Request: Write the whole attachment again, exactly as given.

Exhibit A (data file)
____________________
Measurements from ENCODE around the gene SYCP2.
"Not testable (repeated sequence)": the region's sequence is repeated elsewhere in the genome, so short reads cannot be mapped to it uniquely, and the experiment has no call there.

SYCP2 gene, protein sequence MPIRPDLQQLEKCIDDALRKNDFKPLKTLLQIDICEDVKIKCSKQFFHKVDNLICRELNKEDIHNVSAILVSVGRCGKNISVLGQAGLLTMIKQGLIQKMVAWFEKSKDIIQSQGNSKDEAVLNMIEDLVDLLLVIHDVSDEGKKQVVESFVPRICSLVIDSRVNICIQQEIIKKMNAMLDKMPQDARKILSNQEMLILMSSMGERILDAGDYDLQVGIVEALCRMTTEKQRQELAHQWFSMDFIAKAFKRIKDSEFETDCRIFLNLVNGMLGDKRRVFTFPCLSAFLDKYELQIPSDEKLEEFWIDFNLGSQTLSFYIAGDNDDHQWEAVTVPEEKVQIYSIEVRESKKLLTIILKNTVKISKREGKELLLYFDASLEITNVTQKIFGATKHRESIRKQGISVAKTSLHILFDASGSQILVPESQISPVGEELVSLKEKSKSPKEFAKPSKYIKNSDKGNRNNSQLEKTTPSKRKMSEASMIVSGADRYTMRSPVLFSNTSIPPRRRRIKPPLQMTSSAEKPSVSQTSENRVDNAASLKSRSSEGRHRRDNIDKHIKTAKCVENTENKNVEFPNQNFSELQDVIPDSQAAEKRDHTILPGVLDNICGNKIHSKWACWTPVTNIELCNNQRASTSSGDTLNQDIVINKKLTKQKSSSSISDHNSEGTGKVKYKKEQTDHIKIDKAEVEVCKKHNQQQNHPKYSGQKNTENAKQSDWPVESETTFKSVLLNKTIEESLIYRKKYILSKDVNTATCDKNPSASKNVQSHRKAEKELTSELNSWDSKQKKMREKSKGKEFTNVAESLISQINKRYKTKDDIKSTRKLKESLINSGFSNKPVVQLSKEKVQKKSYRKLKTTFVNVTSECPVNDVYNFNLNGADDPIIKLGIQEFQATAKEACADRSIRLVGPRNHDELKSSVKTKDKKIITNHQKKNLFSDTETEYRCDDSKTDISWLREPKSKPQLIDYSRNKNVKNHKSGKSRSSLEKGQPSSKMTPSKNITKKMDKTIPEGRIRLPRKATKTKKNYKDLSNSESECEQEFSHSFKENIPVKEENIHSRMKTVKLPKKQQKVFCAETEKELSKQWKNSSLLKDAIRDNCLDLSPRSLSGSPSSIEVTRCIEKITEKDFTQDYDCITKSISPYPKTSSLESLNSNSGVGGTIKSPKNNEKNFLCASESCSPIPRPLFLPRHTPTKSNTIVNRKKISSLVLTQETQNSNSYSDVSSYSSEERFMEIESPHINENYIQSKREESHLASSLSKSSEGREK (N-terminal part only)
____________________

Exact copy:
Measurements from ENCODE around the gene SYCP2.
"Not testable (repeated sequence)": the region's sequence is repeated elsewhere in the genome, so short reads cannot be mapped to it uniquely, and the experiment has no call there.

SYCP2 gene, protein sequence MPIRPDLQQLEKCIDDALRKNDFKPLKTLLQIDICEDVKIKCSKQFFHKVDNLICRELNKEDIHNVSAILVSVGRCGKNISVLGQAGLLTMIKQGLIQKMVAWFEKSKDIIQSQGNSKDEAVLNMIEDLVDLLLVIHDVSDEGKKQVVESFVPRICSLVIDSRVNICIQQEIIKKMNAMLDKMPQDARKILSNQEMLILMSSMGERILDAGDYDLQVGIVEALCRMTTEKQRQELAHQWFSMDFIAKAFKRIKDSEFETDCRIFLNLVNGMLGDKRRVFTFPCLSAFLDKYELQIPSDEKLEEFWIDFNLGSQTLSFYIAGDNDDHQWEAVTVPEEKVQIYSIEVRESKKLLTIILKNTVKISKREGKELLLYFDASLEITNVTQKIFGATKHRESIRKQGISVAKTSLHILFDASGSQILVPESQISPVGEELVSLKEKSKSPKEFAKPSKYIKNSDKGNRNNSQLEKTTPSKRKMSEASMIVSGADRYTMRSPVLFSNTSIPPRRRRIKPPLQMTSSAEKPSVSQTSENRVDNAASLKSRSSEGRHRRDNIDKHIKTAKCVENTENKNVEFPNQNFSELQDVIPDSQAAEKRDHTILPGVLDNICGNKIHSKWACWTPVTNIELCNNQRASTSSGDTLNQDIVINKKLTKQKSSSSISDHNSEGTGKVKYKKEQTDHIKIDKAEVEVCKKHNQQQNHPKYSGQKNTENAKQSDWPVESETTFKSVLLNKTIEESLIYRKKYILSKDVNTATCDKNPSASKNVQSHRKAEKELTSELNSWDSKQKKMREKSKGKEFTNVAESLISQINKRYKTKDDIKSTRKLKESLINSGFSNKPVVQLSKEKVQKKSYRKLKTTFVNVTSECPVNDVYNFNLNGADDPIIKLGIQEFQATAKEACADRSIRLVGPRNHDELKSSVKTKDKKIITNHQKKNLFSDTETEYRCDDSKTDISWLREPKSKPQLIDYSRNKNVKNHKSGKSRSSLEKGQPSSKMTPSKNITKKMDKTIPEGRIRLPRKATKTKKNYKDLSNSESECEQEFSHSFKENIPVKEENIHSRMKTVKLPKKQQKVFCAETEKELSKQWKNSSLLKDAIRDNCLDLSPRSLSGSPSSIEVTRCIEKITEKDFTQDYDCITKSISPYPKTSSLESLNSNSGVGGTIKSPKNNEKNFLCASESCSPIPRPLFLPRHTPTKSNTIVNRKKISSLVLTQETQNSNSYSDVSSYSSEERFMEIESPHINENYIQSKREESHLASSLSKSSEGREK (N-terminal part only)